But according to consumer psychologists, these were strategic marketing moves by Epic to hook in players to the core idea of Save the World in hopes they‘d then buy the full mode. The free periods worked excellently driving awareness and interest.
Then in April 2019, Epic announced Save the World would no longer be "early access" and lowered the price to $19.99. But they stopped short of going completely free as originally envisioned.
Gaming industry watcher Benji Sales believes this was the ideal middle ground: "Epic realized Battle Royale brought in mountains of cash through cosmetics. So they didn‘t want to give away Save the World entirely. But lowering the price opens it up to more players. It struck a balance."
Over time, Epic slowed down meaningful updates for Save the World as Battle Royale continued thriving as their focus. Then in late 2020, the introduction of the monthly Fortnite Crew subscription changed the calculus again.
Free for All…as Part of a Bigger Bundle
When the Fortnite Crew subscription launched bundling the Battle Pass, V-Bucks, and cosmetics each month, it also came with access to Save the World. This allowed non-Founders to effectively play Save the World at no added cost.
Streaming gamer FaZe CizLucky explained the implications: "For people who just want to try out Save the World, getting it as part of the Crew bundle lowers the barrier a lot while still making money for Epic."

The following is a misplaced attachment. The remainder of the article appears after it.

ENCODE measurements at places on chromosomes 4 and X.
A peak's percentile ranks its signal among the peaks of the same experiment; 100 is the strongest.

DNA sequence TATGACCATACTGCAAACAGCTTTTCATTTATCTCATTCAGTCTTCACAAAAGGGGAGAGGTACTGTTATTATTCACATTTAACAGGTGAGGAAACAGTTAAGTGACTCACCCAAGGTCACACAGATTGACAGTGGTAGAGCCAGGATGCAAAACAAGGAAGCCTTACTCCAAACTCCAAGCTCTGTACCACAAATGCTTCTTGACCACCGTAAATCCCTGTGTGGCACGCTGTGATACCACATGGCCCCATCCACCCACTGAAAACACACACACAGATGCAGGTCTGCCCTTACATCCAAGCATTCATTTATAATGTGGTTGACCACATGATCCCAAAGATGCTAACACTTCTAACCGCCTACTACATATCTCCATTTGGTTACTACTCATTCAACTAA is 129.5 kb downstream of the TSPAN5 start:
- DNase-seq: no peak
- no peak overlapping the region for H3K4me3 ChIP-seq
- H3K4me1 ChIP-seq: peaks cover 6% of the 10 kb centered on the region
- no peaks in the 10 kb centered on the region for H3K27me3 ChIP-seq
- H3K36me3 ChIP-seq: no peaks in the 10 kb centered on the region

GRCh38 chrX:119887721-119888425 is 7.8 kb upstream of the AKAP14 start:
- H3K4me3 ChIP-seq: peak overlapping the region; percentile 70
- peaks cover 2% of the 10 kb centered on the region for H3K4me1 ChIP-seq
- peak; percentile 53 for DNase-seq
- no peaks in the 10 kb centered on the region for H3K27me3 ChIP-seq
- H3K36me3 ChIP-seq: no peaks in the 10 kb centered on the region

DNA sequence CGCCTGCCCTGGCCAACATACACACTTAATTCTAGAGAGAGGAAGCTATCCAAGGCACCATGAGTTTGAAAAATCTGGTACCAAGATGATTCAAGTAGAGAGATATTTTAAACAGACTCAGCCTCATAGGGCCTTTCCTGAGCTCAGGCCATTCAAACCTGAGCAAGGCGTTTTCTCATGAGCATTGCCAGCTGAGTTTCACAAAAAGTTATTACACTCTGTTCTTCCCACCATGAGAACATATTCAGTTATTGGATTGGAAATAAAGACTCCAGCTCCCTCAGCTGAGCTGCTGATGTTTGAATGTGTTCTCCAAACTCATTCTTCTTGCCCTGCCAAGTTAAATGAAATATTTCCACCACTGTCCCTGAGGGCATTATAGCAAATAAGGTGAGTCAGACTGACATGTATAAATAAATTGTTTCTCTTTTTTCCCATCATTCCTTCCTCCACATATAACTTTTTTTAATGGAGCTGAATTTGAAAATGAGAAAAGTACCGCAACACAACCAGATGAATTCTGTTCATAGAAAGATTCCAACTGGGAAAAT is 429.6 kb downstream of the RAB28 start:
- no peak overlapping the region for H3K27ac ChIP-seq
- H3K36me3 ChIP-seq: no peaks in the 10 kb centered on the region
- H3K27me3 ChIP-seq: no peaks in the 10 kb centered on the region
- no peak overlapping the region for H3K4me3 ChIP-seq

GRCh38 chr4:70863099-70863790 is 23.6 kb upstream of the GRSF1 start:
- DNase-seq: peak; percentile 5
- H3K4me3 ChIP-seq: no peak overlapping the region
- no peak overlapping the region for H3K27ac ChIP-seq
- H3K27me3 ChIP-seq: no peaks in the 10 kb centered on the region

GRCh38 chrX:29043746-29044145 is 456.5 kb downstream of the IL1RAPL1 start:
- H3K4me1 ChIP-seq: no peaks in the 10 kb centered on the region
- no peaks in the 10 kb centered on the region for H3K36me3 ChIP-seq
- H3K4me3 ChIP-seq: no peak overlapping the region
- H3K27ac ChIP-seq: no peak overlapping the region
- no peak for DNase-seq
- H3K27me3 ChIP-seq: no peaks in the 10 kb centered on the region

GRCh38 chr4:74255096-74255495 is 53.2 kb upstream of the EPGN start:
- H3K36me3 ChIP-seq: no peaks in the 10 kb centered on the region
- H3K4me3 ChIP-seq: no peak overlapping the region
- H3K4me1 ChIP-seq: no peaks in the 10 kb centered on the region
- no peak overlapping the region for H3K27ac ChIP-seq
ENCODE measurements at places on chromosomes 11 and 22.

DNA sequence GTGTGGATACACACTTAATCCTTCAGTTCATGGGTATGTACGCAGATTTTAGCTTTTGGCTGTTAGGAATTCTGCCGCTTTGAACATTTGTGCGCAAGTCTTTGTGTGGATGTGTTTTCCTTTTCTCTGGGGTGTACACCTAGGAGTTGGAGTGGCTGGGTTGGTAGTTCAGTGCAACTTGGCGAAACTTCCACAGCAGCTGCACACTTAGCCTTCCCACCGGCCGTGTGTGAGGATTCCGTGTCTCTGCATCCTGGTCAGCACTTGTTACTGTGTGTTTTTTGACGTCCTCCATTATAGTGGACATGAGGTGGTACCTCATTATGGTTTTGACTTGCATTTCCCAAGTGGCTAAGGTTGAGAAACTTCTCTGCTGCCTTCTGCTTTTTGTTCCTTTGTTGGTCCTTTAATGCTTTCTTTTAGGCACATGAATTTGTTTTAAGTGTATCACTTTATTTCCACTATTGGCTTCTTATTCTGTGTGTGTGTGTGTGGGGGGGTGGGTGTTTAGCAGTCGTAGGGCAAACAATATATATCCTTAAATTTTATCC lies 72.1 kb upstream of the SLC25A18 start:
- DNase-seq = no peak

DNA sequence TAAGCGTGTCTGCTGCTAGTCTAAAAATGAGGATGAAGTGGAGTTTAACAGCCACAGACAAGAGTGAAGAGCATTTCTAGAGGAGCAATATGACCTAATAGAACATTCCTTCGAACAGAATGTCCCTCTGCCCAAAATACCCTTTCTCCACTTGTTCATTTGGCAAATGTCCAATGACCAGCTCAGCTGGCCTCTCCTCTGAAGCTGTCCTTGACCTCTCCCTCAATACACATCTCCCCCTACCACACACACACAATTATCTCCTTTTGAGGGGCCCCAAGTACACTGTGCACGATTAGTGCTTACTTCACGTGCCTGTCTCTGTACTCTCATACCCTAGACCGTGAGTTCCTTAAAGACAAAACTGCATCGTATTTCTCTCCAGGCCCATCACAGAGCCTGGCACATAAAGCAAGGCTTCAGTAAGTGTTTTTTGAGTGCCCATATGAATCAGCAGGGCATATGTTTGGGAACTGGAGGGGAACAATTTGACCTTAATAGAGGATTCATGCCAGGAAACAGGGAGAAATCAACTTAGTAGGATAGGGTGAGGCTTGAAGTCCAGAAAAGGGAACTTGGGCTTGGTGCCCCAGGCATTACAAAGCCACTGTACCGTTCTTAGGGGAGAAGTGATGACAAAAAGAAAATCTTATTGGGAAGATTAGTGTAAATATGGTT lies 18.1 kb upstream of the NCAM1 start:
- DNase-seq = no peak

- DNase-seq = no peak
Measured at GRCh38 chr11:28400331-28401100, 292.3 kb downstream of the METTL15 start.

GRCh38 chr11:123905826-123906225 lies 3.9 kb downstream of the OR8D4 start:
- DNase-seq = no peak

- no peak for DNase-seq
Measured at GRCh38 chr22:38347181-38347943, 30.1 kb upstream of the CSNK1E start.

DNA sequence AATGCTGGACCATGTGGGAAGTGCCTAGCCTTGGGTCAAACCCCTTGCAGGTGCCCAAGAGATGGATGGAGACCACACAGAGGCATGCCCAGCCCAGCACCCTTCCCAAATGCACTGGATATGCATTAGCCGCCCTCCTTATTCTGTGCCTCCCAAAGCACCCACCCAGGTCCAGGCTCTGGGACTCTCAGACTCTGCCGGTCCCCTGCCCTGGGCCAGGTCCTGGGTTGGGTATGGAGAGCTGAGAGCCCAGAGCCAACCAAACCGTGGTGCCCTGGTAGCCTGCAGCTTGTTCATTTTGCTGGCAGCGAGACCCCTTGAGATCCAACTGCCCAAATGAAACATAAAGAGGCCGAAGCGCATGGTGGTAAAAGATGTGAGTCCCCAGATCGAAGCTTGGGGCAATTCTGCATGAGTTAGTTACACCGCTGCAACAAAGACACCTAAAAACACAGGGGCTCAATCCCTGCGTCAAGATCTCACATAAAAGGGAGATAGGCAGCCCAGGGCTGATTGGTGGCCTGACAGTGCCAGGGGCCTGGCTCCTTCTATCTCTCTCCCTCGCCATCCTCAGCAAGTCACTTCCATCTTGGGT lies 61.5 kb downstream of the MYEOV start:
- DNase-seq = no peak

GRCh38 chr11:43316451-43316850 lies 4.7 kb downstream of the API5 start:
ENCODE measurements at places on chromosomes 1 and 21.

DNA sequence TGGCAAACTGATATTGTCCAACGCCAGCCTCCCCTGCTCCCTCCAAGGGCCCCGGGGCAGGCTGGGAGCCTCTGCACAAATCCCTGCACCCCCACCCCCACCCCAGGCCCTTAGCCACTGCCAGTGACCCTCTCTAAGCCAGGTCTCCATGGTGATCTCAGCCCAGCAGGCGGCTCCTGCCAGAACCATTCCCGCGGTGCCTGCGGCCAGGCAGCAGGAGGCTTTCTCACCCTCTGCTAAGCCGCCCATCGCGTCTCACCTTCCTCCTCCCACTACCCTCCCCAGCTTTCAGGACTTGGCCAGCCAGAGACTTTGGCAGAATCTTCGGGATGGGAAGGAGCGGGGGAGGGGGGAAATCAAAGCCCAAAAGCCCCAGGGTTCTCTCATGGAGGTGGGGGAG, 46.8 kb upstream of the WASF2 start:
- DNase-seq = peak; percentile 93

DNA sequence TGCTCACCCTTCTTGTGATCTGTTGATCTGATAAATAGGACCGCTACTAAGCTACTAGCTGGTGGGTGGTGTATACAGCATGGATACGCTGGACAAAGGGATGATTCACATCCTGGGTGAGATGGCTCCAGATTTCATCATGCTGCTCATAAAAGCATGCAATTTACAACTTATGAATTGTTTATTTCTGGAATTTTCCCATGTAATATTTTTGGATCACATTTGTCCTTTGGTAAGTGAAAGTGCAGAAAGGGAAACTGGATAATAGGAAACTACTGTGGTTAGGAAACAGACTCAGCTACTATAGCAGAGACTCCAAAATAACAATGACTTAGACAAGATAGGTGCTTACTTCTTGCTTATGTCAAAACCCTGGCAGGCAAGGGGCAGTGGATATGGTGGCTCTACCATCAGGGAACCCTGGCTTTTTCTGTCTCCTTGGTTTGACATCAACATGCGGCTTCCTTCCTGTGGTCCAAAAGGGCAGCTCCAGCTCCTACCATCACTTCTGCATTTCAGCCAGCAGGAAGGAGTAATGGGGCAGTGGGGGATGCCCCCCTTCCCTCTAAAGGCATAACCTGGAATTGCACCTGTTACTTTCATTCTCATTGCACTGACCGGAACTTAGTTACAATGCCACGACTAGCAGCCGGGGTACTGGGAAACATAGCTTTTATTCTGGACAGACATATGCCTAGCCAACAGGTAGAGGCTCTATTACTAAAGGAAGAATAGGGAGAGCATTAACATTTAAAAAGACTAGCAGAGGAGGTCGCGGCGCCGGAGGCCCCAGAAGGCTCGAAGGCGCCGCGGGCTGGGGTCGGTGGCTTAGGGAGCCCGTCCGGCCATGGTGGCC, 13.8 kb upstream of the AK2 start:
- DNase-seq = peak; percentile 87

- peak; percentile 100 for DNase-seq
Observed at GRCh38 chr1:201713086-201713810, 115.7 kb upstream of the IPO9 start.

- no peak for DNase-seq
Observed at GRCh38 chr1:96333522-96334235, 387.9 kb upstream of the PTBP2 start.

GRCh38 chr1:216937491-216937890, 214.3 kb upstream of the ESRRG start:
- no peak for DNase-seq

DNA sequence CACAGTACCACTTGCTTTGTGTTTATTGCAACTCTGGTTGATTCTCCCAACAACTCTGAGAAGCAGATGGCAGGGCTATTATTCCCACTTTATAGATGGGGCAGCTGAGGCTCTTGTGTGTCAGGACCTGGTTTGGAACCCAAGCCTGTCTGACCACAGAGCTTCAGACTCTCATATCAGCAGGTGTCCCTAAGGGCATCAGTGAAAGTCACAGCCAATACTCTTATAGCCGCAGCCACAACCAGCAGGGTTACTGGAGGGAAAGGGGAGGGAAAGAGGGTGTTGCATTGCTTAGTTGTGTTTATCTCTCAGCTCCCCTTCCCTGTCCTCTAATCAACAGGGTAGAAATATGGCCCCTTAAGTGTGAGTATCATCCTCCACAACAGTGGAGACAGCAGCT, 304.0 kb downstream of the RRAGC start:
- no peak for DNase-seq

But notably, Save the World was now relegated to being a side perk of a package focused on Battle Royale perks. It was no longer the main attraction. This marked the final nail in the coffin of it ever becoming a completely standalone free mode.
The subscription tactic worked wonderfully for Epic‘s bottom line. As online economist Marty Banks said, "Packaging Save the World access as a subscription bonus lets Fortnite keep monetizing those PvE assets. But their primary goal remains funneling players toward Battle Royale and selling cosmetics there. Save the World is now just a nice little extra."
What Does the Future Hold for PvE?
As of 2023, Save the World remains tied to the Fortnite Crew subscription as its only "free" gateway for non-Founders. While it can technically be played at no added cost this way, the mode sees only bare bones support and attention from Epic.
Hardcore PvE enthusiast Serious George put it this way: "Honestly, I can‘t see Epic ever refocusing on Save the World again. Battle Royale makes them so much money and has way more players. At best, Save the World will stay on life support with tiny tweaks here and there."
But for those who grooved on the original concept of gathering, building, and fighting back hordes, Save the World does still offer a unique co-op PvE experience. Just temper expectations around future development.
In the end, the runaway success of Fortnite Battle Royale completely upended Epic‘s original plans and priorities for Fortnite as embodied by Save the World. What began as their passion project dream game became largely eclipsed by the phenomenon of their free PvP mode.
Rather than a free-to-play PvE experience supported by cosmetics as intended, Save the World exists now primarily as a small bonus tied to a subscription focused squarely on Battle Royale. It fulfills the promise of "free" only technically – without receiving the intended support.
But the dream of those first years lives on in shadow form for curious gamers to still experience, if tempered by wistfulness for what could have been. For most today, Fortnite means just one thing: Battle Royale. But its origins as Save the World reveal an entirely different vision.